Edit: thanks to everyone for spotting me on 30m last evening.
I think our short (and very unscientific) test was a success.
First of all we’re just having a bit of fun here.
Different people will certainly come to different conclusions with these results, but I see it like this. If we’re going to compare wire antennas to a small transmitting loop, then we need to:
- Insure the wire antenna and the loop are radiating in the same direction!
Many of the tests I’ve seen so far, treat the loop as if it’s an omnidirectional antenna. In fact the Loop is very directional. So if we happen to point the Loop into a direction where there are no stations to hear it, while comparing it to an antenna which is omnidirectional, IMHO the test will be flawed.
For this test, both dipole and the magnetic loop are pointing South-West!
We also need to give the loop a fair chance! Like a dipole the loop can be deployed in various configurations. In this test, I’ve configured the loop with a larger main and coupling Loop for greater performance on Lower bands. Rather than using the small, agile, and very portable main and coupling Loops, I switched over to the larger booster kit, putting the dipole and magnetic loop on a More Level Playing Field. Often tests are done with a magnetic loop in a “performance compromised configuration”, where portability is it’s main goal. The beauty of the magnetic loop, is it can easily be reconfigure for either better performance, or increased Mobility!
So the points here are:
- The magnetic loop was -0.46db down on the dipole.
- Looking at the dx10 results, average range of the dipole was 2200km while the magnetic loop came in with a very respectable 2165km.
- In regards to regional comms, limiting results to 2000km, the magnetic loop was only down -0.13db compared to the dipole. Which brings me to another point.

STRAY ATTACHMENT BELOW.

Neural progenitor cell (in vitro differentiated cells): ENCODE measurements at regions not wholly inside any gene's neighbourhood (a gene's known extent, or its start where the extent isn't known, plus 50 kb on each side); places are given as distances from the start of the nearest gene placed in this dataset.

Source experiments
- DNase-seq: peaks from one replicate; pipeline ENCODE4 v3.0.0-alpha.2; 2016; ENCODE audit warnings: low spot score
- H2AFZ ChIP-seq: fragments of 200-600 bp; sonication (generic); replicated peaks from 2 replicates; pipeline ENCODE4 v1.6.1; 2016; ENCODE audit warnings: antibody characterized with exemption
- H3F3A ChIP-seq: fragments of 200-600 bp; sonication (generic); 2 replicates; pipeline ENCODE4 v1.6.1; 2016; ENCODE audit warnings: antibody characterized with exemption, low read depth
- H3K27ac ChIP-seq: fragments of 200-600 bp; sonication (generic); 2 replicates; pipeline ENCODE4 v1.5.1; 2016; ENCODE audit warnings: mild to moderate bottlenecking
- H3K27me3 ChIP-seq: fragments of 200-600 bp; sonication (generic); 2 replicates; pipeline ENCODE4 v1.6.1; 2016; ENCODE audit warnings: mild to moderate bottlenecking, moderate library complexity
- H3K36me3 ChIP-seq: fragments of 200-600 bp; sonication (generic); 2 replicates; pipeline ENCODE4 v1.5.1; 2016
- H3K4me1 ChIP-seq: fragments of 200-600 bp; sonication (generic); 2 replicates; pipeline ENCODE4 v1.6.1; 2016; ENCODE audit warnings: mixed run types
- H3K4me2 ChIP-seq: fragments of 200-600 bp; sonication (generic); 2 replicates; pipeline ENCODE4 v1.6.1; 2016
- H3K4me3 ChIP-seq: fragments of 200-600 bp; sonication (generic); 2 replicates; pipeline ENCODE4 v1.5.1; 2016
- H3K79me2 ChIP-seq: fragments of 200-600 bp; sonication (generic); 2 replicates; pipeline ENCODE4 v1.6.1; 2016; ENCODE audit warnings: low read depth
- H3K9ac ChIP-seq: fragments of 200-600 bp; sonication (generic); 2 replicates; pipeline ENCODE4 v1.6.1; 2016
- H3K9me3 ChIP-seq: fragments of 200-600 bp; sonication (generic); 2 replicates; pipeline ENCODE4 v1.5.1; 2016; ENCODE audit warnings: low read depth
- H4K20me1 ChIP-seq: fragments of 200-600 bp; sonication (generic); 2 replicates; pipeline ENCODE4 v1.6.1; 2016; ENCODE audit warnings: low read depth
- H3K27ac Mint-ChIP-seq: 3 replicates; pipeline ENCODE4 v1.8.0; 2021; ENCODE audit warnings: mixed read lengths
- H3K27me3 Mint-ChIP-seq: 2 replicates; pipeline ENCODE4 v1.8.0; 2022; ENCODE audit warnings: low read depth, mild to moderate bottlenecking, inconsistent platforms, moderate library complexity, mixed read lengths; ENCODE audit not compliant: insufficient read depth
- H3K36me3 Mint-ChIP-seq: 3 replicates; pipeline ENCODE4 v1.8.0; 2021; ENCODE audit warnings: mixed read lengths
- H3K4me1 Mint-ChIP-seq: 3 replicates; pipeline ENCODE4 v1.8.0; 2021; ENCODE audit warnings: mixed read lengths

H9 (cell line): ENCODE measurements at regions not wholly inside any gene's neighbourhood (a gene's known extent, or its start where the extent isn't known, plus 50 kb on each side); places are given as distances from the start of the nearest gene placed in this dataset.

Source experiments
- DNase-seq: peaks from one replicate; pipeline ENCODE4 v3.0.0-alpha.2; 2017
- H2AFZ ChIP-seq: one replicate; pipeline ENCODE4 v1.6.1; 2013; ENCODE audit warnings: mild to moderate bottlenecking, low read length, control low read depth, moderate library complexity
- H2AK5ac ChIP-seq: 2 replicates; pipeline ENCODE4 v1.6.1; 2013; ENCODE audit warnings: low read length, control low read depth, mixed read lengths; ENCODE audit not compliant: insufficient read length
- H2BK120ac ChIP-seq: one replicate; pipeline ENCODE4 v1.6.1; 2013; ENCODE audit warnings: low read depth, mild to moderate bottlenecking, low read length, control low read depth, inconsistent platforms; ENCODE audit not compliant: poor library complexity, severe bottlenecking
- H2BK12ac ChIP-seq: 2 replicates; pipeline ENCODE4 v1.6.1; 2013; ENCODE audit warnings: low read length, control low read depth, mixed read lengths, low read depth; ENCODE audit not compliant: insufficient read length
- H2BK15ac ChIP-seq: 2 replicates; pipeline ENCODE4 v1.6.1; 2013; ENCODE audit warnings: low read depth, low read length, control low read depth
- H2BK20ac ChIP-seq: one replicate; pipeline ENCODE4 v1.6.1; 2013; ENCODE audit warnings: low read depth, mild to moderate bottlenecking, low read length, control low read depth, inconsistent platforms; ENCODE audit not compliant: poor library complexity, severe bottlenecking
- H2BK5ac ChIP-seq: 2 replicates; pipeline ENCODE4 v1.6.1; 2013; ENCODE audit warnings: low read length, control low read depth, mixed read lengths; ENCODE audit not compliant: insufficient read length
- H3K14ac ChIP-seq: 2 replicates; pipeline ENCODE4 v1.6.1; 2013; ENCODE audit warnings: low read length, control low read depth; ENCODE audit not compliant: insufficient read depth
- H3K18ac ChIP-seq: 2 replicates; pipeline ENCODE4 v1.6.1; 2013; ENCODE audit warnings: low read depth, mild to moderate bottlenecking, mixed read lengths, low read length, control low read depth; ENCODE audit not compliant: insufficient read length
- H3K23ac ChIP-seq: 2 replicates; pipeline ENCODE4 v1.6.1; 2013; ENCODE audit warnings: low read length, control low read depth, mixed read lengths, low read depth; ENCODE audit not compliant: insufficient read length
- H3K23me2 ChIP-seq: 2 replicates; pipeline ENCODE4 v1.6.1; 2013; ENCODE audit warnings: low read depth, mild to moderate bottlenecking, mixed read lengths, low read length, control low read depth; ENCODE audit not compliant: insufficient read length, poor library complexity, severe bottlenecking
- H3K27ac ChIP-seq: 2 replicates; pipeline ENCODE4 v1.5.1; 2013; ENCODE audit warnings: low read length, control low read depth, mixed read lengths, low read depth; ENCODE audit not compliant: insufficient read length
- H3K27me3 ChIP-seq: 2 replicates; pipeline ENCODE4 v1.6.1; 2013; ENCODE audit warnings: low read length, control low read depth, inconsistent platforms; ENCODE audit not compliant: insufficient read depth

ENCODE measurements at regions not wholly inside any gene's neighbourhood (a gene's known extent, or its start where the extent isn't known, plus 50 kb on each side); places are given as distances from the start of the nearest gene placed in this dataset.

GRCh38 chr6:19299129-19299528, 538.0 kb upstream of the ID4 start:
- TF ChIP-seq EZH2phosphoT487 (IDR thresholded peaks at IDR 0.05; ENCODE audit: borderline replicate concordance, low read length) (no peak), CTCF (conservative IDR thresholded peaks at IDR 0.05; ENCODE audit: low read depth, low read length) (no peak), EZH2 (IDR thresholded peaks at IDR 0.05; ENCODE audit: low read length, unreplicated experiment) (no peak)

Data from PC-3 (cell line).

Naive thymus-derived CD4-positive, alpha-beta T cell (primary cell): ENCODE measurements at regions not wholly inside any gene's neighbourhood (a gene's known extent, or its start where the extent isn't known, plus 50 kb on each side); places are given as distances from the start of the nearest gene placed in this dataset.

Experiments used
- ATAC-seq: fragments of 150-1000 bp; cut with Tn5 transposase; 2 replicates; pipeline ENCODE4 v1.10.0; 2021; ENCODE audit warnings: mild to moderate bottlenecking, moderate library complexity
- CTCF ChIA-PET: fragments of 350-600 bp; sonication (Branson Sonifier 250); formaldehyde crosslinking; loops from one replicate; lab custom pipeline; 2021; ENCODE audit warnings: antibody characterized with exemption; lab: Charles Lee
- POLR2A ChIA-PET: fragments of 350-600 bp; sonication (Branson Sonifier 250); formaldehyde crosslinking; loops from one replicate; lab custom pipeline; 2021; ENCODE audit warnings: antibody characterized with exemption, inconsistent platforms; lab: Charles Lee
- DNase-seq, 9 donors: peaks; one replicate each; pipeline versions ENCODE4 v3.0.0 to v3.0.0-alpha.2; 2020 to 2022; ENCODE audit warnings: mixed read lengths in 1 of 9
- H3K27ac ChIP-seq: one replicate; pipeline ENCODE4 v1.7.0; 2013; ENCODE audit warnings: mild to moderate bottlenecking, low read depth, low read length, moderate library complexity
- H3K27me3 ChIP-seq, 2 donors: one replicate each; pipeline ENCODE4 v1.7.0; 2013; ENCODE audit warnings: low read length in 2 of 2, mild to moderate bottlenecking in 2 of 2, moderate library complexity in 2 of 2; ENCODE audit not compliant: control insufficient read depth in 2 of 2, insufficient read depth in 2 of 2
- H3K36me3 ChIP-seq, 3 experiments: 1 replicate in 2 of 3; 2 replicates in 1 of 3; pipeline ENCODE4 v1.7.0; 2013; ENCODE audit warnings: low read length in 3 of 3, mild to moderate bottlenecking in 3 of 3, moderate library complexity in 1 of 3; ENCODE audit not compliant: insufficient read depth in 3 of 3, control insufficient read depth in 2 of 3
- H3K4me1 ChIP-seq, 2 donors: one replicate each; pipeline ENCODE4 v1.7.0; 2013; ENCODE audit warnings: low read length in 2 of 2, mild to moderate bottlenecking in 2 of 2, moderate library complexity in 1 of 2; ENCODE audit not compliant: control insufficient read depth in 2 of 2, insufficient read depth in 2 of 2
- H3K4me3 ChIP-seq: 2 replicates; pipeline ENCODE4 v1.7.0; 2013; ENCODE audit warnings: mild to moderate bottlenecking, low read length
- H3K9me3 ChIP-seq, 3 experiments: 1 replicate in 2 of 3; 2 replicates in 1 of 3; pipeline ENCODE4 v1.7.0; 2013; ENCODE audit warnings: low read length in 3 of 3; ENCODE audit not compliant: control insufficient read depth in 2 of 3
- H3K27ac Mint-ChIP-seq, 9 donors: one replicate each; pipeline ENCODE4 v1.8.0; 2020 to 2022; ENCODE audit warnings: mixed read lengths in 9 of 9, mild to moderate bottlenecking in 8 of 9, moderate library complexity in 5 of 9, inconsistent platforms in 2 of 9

I think the next test to run in this series is the magloop versus the dipole on 40 meters for an regional comms test. You see in today’s world not all amateur radio operators are focused on dxcc or winning awards for talking to other stations on the other side of the globe. Many of us are distinctly focused on Regional Communications for disasters or preparedness. So the question becomes: is the dipole really that much better when we’re focusing our attention on Regional Communications?”. It’s just one question, but it is a good one.
Finally guys, look there is no right answer or wrong answer here. There’s also no winner or loser. Every antenna system has its pluses and minuses, its strengths and weaknesses, … What we gain from doing these kind of “silly tests”, is a better understanding of how each tool in our toolbox works. That’s it! 👍 So build yourself, or by yourself a magnetic loop, or other “compromise antenna” and start experimenting! That’s the only way we’re going to learn.
Just in case you’re interested, and if you happen to have your WSPR RX up and running, tune in to 30m and try to spot me this evening. This time I’m testing the BBTD (reference antenna) against the Chameleon P-Loop 2.0 with the Giant Booster kit! The dipole is configured as OF8STN. The magloop is configured as OH8STN. Both are running wsprlites at 200mw.
I’ll leave it up for the next few hours.